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By Jacob Rund
Could Wall Street firms such as Apollo Global Management LLC and Carlyle Group LP really have some of the smallest pay gaps between their CEOs and average workers?
That’s the question that has some consumer and worker advocates raising their eyebrows as reports required by the Securities and Exchange Commission disclose for the first time how much CEOs make compared with median workers.
Showing some of the narrowest gaps are publicly traded private equity firms where top executives have an estimated net worth in the billions of dollars, according to the Bloomberg Billionaires Index.
Bartlett Naylor, Public Citizen’s financial policy advocate, said the private equity firms’ narrow ratios present an “optics problem,” especially for academics and researchers collecting compensation data to evaluate industry trends.
These ratios “may give the illusion that there is greater equity in the investment sector than there actually is,” Naylor said. “I think it warrants scrutiny.”
The narrow ratios “certainly strike us as odd,” AFL-CIO Investment Office Director Heather Slavkin Corzo said.
Naylor and Slavkin Corzo told Bloomberg Law their organizations are taking a harder look at the private equity pay data that’s been disclosed. Public Citizen is contemplating whether to pursue a course of action, including raising the issue with regulators, Naylor said.
The SEC, under a mandate from the Dodd-Frank Act, now requires most exchange-listed companies to calculate and report the median compensation of their employees and compare it to their CEO’s pay. The closer a company’s ratio is to 1-to-1, the less disparity is assumed to exist between its CEO and median worker’s annual compensation.
The bulk of private equity executives’ income is often tied to returns on investments or profit-sharing arrangements, as opposed to the multimillion-dollar compensation packages often received by CEOs of public companies.
Apollo, among the most well-known of U.S. private equity firms, reported a 1-to-1 ratio in a Feb. 12 filing. Co-founder and CEO Leon Black received $251,888 in salary and other compensation during 2017, about $2,000 more than Apollo’s median employee, the company said.
Black elects to take a $100,000 salary, no bonus, and no cut of any deal profits, but derives most of his wealth from the company’s dividends—the same per-share amount given to public shareholders. In total, he received $191.3 million last year from his base compensation and dividends, up 45 percent from 2016, Apollo reported.
Black owns 92.7 million, or 31.5 percent, of the New York-based asset manager’s class A shares. And his net worth is about $6.1 billion, according to Bloomberg’s Billionaires Index.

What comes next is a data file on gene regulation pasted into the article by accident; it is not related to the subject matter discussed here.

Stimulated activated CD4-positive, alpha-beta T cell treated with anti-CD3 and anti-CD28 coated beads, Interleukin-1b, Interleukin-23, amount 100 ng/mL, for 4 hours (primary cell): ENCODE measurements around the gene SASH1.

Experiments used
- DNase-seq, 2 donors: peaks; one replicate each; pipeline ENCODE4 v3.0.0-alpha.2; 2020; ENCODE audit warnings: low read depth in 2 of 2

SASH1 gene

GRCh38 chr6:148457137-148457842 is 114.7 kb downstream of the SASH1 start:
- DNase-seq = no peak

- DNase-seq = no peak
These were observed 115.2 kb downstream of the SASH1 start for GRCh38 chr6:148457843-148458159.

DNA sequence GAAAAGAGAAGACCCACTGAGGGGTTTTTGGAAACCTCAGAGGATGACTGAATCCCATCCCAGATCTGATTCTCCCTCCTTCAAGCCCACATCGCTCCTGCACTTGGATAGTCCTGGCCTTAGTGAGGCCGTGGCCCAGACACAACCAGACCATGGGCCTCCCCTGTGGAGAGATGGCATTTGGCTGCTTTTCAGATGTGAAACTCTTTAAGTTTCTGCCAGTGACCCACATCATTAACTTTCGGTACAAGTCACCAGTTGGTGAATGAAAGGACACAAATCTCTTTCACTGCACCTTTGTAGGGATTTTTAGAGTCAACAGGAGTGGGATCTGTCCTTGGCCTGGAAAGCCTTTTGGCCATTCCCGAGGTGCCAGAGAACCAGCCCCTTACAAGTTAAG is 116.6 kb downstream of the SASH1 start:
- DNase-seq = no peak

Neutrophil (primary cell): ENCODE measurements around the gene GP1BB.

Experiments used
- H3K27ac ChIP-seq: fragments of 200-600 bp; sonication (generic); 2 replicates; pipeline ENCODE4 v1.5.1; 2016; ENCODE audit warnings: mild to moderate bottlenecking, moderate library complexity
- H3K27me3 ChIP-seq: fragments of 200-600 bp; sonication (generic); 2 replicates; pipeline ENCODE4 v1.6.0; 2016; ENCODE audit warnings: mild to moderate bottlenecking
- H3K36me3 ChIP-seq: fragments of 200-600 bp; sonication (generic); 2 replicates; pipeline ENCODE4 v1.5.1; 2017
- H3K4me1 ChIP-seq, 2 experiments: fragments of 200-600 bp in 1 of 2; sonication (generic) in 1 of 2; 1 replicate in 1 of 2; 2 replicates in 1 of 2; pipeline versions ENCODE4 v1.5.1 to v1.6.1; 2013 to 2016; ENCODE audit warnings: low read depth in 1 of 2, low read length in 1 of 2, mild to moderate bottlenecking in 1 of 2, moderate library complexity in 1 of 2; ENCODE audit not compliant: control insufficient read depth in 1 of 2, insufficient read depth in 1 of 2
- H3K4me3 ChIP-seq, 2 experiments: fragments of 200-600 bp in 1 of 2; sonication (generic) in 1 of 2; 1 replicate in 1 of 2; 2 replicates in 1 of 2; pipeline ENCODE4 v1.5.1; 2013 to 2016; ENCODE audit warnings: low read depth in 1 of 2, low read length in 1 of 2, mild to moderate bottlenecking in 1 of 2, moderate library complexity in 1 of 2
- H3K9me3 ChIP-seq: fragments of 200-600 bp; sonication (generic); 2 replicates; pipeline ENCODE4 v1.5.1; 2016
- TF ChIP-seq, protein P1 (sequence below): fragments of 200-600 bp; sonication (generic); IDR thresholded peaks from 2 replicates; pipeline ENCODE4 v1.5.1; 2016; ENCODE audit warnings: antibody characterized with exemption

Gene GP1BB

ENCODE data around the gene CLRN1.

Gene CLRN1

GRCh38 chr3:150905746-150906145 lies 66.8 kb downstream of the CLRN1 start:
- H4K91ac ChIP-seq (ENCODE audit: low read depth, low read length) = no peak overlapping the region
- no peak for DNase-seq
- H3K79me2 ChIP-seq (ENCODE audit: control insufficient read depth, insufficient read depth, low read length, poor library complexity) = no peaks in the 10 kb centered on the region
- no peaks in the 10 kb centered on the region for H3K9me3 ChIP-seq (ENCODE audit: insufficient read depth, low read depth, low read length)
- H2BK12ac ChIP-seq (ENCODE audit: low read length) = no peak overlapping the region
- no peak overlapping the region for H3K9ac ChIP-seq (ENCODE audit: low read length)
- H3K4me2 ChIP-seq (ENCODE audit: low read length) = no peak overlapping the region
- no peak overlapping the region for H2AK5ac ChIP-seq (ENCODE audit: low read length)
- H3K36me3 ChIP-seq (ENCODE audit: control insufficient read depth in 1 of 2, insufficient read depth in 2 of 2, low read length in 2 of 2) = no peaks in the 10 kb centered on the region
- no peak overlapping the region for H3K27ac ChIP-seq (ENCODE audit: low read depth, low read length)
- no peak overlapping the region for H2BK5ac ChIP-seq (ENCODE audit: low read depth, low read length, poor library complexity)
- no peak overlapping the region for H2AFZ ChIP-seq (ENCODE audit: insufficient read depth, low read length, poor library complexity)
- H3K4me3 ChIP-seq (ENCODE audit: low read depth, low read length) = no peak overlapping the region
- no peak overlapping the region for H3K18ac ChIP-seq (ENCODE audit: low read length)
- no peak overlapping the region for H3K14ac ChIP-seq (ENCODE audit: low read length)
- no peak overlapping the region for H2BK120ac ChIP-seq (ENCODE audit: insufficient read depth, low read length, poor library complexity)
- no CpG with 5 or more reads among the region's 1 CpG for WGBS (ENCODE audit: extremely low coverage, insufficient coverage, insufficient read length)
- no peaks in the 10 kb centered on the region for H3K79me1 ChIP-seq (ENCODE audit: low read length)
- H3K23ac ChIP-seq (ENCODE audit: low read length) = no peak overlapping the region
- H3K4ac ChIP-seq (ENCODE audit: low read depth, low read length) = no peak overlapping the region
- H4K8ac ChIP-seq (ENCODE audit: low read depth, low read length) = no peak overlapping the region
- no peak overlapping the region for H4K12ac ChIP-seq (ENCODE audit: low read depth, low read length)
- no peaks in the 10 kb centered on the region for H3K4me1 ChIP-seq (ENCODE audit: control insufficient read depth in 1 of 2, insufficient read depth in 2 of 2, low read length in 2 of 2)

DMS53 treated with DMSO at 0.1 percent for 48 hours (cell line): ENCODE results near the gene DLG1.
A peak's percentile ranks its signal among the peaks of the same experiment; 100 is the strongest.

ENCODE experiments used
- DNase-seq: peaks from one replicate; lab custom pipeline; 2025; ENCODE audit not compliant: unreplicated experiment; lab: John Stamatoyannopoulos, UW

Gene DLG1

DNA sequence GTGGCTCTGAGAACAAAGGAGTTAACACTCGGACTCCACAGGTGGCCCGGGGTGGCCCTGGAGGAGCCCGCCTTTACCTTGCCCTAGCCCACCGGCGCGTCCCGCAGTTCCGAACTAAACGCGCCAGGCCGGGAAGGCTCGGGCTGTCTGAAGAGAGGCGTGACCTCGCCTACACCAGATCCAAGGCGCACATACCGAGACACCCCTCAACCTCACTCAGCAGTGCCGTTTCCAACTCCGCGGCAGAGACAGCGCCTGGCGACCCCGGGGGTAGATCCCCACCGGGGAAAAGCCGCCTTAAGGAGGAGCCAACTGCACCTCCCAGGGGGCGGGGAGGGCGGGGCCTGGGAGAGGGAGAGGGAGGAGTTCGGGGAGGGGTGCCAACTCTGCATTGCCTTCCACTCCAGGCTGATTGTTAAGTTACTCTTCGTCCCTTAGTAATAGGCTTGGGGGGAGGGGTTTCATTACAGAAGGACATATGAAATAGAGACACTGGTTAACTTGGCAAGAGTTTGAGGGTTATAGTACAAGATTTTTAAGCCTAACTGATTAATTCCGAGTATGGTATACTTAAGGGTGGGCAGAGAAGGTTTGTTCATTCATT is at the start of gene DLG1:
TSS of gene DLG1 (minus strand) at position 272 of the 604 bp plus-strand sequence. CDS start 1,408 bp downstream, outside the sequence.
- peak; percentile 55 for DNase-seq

Apollo’s median employee compensation of $249,750 doesn’t, and isn’t required to, include dividends—a key factor behind the 1-to-1 pay ratio.
Carlyle reported a 1.4-to-1 pay ratio for 2017 in a Feb. 15 filing. The company’s median employee compensation was $201,315, while the pay of each of its three co-principal executives totaled $281,750, it said.
Carlyle’s compensation arrangement with co-founders David Rubenstein, William Conway, and Daniel D’Aniello is comparable to Apollo’s arrangement with Black. The three men take a base salary and get the bulk of their income from company dividends.
Carlyle said in its filing that Rubenstein received $66.3 million in dividends during 2017, while Conway and D’Aniello each got $62.7 million. The firm did report that its future pay ratios will “differ substantially,” as its new co-CEOs agreed to pay packages with “additional significant elements of compensation.”
Under the SEC rules, companies must use a “consistently applied” compensation measure to calculate median employee pay and develop their ratios. The commission provides considerable flexibility for the selection of a median employee, including a partial exemption some firms can use to exclude a small pocket of their non-U.S. workforce.
Not all private equity firms are reporting narrow pay spreads.
KKR & Co. LP reported a 429-to-1 ratio in a Feb. 23 regulatory filing. It said its median employee compensation totaled $265,000, while its two co-CEOs each earned more than $113 million.
Both Henry Kravis and George Roberts earned a $300,000 base salary, and each received about $67.8 million in carried interest, or a share of investment profits. Carlyle and Apollo’s top executives don’t receive such carried interest payments.
Matthew Goforth, senior governance adviser with corporate research firm Equilar Inc., said he expects 1-to-1 and similar ratios will be few and far between, and “confined to special cases.”
Nonetheless, supporters of pay ratio requirements are concerned that narrow ratios, such as those reported by Apollo and Carlyle, may mislead or confuse investors and the general public.
“Dividends, to any common understanding, are as real as compensation” as if the board was awarding them that money, Public Citizen’s Naylor said. “To the extent they are claiming their officers are making the median pay,” that’s “absurd.”
But companies’ pay ratio disclosures, including those of Apollo and Carlyle, provide more insight into compensation structures, Naylor said.
Pay ratio data is “meant to give investors more information to analyze pay practices,” Slavkin Corzo said. “If we aren’t getting that information, we aren’t going to be able to use it” for its intended purpose, which, she said, includes informing stockholder say-on-pay votes.
An Apollo representative declined to comment for this article.
“Carlyle disclosed compensation information as required and believes it is clear,” the firm said in a statement to Bloomberg Law.
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